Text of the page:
Finally, the entire process of adjudication should be informed by the fundamental values of freedom, dignity and equality. These underpin both the Constitution and the capabilities approach.
A new framework
The capabilities approach has the potential to be developed into a review framework.
Courts can use this approach to adjudicate complex instances of government resource allocation. In particular, it can be used as a practical aid to interpret the content of socioeconomic rights in different circumstances. Such a framework would allow socioeconomic rights' purpose to be conceptualised as the capability to lead a free, dignified life in a position of substantive equality with others.
The social, historical and factual context of a particular case can shed further light on which capabilities must be realised to achieve this overarching purpose.
For instance, many South African pupils are still battling the lasting effects of apartheid-era education policies. They’ll only truly possess the capability to be educated if other capabilities are realised.
Pupils need to learn in safe buildings. They need science laboratories and libraries. They must have textbooks. These pupils will only have the potential to lead free, dignified lives as equal members of society once this entire cluster of capabilities – forming the content of the abstract right to education – is realised.
A court can attach weight to these various capabilities that form the content of the right to education. It can then balance the right’s weight against the importance of a different purpose towards which government has instead allocated its limited resources.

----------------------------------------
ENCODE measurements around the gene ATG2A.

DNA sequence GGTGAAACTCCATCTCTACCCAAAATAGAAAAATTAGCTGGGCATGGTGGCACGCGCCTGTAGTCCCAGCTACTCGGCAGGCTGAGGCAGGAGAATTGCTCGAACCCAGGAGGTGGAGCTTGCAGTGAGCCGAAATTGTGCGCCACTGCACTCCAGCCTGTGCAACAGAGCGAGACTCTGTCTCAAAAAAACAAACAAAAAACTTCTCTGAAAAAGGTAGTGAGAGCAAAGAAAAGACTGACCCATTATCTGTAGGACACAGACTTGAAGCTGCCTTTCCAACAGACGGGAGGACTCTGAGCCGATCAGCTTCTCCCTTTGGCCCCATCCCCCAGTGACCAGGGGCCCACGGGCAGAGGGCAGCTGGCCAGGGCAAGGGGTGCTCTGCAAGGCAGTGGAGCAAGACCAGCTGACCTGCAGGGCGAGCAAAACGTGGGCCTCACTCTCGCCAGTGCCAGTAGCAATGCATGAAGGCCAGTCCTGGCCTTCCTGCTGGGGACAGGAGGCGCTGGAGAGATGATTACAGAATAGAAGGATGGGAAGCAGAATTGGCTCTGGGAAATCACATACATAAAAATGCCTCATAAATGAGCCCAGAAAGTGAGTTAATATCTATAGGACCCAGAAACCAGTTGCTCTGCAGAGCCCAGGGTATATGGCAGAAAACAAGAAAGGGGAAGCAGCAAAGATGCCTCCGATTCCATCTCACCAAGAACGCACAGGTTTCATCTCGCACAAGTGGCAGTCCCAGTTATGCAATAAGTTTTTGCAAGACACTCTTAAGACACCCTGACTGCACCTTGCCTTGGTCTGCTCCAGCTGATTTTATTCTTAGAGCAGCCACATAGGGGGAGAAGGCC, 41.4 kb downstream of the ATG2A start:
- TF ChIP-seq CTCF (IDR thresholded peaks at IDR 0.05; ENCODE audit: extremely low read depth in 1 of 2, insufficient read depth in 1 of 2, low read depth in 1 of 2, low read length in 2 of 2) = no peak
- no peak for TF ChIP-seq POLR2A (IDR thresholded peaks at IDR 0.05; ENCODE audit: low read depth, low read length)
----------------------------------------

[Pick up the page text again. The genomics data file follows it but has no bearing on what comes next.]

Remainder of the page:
Resources allocated towards another pressing purpose – social assistance – may pass this balancing test. But resources allocated instead towards luxury spending on the president’s private home would amount to disproportionate expenditure.
In cases where wasteful and irregular spending diverts scarce resources from the realisation of socioeconomic rights, a court must find that the right in question has been breached through insufficient resource allocation aimed at its realisation.
In such a case, a court can adopt a capabilities approach to remedies. It can incorporate the central tenets shared by the capabilities approach and transformative constitutionalism to craft an order that remedies an infringement of rights.
At the same time, remedies can be formulated to ensure that all relevant stakeholders have input. This would include the government, those whose rights have been infringed, and civil society. A court can ensure that the responsible government department devises a new plan for reasonably allocating resources to progressively realise the right in question.
In this way, courts can avoid encroaching upon the roles and functions of other branches of government by leaving the details of expenditure plans to the relevant government departments.
Charting a capabilities course
My research suggests that the judiciary should consider using a capabilities approach to review government’s resource allocation decisions in socioeconomic rights cases.
This can ensure that government spending is proportionate to the socioeconomic needs of vulnerable members of society. If proportionate allocation is guaranteed by the system, it becomes more possible to unlock the potential of all South Africans.
- Shanelle van der Berg is a Mellon Early Research Career Fellow, Socioeconomic Rights and Administrative Justice Research Project, Department of Public Law, Stellenbosch University. This article first appeared in The Conversation